What We Still Don't Understand About Domestic Violence

couple fighting

Abuse is color-blind. But the factors often leading up to it are universal.

No matter what a woman says or does, there is no excuse for a man to hit her. There is also no excuse for the public shaming - it is not an exaggeration to call it psychological rape - of Janay Rice following the belated release of the video showing the assault that took place in the hotel elevator last February. 

Janay Rice deserves to feel what she feels and share what she chooses to share in private. The last thing she needs is to defend herself against salacious, opinionated, wagging tongues. She is already being marginalized both by her husband and the mammoth machine that is the NFL.

And yet:

As a marriage counselor I see couple after couple sitting on my couch with little or no ability to communicate with one another except via name-calling, screaming and, occasionally striking out physically.

*Ralph, crying: “I don’t want to hit *Sarah and I know it’s terrible but when she starts screaming at me and calling me a piece of s--- and I tell her to stop and she doesn’t, I don’t know what else to do.”

Sarah, also crying: “How can he love me if he hits me?”

Ralph to his wife: How can you love me if you call me a piece of s---?”

Me: Ralph, you are twice as big as Sarah. Hitting your wife is much more dangerous to her than her screaming is to you. It is NEVER okay, and a rule of our therapy is that you cannot do it. Ever. If you can’t control yourself, you need anger management training. It is NEVER okay to hit.

Sarah, it is 100 % not your fault that he hit you but it will be helpful to work on tools to help you both learn to de-escalate when your buttons are pushed.

I have borne witness to the emotionally pummeling behavior in which many couples engage, seen firsthand the toxic breakdown of civility and impulse control they learned at their parents’ knees.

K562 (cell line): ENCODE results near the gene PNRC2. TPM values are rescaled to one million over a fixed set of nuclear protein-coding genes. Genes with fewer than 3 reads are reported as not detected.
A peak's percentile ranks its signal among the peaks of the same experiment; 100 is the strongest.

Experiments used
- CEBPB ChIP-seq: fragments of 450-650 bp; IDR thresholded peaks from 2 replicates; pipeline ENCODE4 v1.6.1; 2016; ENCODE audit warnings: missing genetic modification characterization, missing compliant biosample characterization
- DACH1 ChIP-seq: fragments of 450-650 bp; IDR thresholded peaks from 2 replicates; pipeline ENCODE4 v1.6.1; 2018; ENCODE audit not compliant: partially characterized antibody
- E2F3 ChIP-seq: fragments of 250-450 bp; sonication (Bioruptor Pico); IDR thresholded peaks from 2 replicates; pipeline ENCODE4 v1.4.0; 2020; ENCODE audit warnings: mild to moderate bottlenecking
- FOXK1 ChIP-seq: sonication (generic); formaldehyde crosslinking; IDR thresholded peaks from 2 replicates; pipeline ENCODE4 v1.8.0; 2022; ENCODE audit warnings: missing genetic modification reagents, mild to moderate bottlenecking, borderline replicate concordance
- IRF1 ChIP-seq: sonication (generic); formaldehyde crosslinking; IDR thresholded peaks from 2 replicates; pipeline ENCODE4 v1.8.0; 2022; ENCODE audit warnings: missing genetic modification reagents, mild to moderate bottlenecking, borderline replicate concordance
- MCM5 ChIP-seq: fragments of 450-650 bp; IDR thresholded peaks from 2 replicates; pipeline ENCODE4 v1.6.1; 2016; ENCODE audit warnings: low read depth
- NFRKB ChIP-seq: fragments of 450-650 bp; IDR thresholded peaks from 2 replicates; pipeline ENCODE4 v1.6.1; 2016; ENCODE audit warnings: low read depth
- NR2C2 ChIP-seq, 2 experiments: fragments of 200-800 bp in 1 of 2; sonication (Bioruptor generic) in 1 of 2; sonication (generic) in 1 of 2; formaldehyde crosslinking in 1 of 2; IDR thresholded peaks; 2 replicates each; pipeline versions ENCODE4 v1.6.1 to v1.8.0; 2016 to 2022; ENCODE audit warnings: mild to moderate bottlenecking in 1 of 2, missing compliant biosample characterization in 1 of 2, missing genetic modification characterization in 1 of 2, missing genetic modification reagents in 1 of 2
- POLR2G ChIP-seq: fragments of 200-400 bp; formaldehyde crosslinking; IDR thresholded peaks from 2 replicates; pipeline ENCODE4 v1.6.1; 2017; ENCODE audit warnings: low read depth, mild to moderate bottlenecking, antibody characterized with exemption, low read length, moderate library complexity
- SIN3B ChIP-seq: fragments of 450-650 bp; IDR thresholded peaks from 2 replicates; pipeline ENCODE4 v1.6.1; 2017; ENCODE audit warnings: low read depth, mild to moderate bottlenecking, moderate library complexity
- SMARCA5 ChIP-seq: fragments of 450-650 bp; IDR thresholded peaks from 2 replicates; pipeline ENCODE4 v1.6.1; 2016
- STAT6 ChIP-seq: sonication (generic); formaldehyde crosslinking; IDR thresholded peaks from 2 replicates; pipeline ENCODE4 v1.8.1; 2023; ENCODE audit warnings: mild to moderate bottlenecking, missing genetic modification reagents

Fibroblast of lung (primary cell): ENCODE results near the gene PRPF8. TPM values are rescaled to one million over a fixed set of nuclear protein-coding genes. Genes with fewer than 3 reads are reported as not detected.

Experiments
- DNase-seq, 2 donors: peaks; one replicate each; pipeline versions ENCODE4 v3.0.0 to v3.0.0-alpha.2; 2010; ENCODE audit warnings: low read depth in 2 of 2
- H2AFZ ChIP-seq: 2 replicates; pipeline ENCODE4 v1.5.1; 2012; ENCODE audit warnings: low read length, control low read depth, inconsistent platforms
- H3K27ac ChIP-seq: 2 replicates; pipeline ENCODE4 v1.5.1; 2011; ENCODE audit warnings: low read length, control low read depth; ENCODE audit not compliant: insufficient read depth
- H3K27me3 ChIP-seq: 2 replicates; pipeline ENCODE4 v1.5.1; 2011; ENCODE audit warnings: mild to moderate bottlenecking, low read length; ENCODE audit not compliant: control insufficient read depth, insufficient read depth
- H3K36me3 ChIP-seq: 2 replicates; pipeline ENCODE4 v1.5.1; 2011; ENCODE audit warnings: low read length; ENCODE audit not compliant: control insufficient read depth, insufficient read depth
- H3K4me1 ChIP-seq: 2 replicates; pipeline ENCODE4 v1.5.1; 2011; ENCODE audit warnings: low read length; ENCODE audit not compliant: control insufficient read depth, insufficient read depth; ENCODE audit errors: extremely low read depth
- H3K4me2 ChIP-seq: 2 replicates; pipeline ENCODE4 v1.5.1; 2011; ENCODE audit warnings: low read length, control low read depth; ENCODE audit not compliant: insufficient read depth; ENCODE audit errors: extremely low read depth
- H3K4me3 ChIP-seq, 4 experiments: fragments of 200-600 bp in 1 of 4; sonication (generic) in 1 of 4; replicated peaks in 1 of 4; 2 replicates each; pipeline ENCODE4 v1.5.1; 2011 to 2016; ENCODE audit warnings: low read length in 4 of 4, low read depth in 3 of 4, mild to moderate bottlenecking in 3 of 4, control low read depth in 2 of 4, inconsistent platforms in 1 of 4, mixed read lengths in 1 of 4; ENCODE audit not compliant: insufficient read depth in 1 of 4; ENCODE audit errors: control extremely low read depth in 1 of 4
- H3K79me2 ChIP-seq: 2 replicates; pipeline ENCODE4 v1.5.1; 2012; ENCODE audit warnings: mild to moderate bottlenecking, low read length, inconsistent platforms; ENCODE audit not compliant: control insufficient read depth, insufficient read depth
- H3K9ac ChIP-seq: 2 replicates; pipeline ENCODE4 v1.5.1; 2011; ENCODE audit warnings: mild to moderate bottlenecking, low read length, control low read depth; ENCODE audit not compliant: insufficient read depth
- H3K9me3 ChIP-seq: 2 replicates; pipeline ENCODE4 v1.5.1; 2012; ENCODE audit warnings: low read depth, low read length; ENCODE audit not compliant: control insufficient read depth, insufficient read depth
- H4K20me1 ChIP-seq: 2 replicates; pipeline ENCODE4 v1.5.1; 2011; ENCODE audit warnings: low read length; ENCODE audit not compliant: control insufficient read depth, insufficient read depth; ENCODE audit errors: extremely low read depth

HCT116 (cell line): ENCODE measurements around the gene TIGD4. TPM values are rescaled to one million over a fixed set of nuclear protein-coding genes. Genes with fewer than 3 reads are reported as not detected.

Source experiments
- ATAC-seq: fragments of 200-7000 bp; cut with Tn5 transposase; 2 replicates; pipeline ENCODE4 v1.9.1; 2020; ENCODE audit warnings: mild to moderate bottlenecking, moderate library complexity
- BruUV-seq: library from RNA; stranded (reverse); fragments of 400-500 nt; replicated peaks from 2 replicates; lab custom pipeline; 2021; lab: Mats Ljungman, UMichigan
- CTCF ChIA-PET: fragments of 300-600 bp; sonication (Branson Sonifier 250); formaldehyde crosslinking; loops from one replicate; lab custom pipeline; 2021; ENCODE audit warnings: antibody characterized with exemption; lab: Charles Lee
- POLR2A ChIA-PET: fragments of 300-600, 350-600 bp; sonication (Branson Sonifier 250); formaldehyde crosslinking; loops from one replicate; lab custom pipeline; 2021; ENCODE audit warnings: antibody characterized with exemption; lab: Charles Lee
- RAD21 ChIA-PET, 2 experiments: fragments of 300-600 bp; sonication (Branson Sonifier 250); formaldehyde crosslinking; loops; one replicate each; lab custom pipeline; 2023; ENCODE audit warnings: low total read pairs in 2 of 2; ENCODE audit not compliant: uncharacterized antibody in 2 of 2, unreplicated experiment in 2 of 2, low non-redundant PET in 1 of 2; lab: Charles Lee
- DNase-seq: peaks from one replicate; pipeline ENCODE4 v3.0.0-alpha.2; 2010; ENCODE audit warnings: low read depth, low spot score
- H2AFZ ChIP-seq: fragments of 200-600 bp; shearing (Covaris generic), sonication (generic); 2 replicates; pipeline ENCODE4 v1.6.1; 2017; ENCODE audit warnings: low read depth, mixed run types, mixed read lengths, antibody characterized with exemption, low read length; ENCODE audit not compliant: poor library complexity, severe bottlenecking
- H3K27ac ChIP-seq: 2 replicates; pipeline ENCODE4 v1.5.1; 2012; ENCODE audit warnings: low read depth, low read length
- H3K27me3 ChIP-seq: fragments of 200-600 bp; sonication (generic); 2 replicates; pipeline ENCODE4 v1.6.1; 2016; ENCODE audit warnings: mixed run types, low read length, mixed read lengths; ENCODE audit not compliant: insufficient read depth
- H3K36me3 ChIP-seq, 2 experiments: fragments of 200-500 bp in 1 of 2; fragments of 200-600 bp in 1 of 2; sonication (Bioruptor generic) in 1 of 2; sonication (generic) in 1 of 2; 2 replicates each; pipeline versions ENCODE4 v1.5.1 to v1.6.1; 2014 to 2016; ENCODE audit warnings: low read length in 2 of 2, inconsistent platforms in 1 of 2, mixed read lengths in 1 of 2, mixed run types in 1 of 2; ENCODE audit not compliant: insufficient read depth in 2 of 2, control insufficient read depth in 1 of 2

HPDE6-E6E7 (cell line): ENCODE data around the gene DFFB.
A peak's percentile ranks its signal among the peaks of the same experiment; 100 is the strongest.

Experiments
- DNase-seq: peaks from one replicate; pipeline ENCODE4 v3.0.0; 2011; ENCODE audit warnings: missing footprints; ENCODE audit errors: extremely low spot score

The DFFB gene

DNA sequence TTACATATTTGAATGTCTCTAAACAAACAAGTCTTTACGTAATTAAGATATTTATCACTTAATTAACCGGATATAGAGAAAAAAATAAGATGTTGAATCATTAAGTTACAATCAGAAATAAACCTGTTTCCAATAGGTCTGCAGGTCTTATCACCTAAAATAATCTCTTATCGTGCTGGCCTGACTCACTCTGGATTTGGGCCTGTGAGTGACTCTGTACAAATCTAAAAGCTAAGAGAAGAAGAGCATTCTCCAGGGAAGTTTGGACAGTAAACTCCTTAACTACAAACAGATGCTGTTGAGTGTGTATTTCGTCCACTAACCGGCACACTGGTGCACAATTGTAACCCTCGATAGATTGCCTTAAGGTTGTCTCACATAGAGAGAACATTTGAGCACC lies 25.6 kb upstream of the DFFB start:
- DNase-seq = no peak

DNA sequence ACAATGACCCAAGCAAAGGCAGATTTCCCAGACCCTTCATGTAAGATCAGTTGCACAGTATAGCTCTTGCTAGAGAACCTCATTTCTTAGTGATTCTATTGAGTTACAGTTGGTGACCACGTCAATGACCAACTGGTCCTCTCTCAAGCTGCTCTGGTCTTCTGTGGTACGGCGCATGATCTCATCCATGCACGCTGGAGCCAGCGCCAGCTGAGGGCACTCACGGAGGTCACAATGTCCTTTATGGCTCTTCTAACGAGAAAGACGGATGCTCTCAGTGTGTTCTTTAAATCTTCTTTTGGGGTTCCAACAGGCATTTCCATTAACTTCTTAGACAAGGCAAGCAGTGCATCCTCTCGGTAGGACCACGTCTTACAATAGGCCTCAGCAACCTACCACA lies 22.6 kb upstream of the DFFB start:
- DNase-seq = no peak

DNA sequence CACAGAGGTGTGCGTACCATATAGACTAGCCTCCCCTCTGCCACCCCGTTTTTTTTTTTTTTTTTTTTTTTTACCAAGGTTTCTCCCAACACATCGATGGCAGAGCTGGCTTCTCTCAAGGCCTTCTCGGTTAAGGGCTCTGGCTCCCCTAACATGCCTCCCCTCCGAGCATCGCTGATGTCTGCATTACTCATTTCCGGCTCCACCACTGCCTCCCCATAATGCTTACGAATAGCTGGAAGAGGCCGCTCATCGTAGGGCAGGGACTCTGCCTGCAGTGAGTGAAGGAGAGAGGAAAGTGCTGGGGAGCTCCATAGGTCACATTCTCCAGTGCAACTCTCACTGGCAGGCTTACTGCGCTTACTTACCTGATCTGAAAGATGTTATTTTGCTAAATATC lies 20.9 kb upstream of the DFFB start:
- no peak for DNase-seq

I as mediator/mommy/teacher set boundaries (i.e.: no verbal or – most important – physical abuse) and lay down rules of conduct (i.e.: before saying or doing something rash, take a deep breath and consider how you will feel after).

This is often the first time the couple is being gently but firmly confronted with the awareness that being cruel and/or enduring cruelty is not an inevitable result of giving away a piece of your heart.

While acknowledging the dynamic between them isn’t working, they have no clue how to fix it except to blame the other person for everything that is wrong.

If I were Dictator for a day I would decree no couple could be issued a marriage license until they underwent premarital counseling to help them learn to recognize triggers, each take ownership of his or her role in the dysfunction, and learn how to communicate the hurt beneath the anger.

It is nearly always the hurt, disappointment, feelings of betrayal and not mattering to the person who supposedly loves you most, which drives verbal and even physical abuse.

Once each partner feels safe to show their vulnerabilities to the other, can be raw and real versus covering up their needs and wants with aggression or the cold shoulder, a loving and respectful communion of equals can begin.

The hopefully just psychic injuries inflicted on one another are merely the latest blood drawings. These new ‘attacks’ reopen scabs that originally formed in childhood as protection from constant wounding.

If we are not taught to love and value ourselves by our parents, how can we automatically know how to love and value ourselves as worthwhile, wonderful human beings unless a partner offers us at least occasional validation?

Again nothing excuses Rice’s abuse of his then-fiancé in that elevator. We aren’t privy to what went on in their relationship prior to that day, or what occurs between them in private moments.

But long before he became a burly football player whose job definition was to mow down whoever gets in his way of helping his team win games, Rice was a one-year-old whose father was gunned down in a drive-by shooting. At age 10 his cousin and father figure died in a car crash, leaving him “the man of the house.”

No one is just one thing. Janay Rice is so much more than a victim of her husband’s violence. She needs compassion, respect and the space to take stock, be nurtured, to heal, and find her own way.

And there is undoubtedly more to Ray Rice than the savagery he has displayed to his wife. He too deserves to be allowed the privacy to come to terms with the inexcusable behavior of which he is capable, and to seek treatment to never do it again.

Best of luck to both.

*Names are changed


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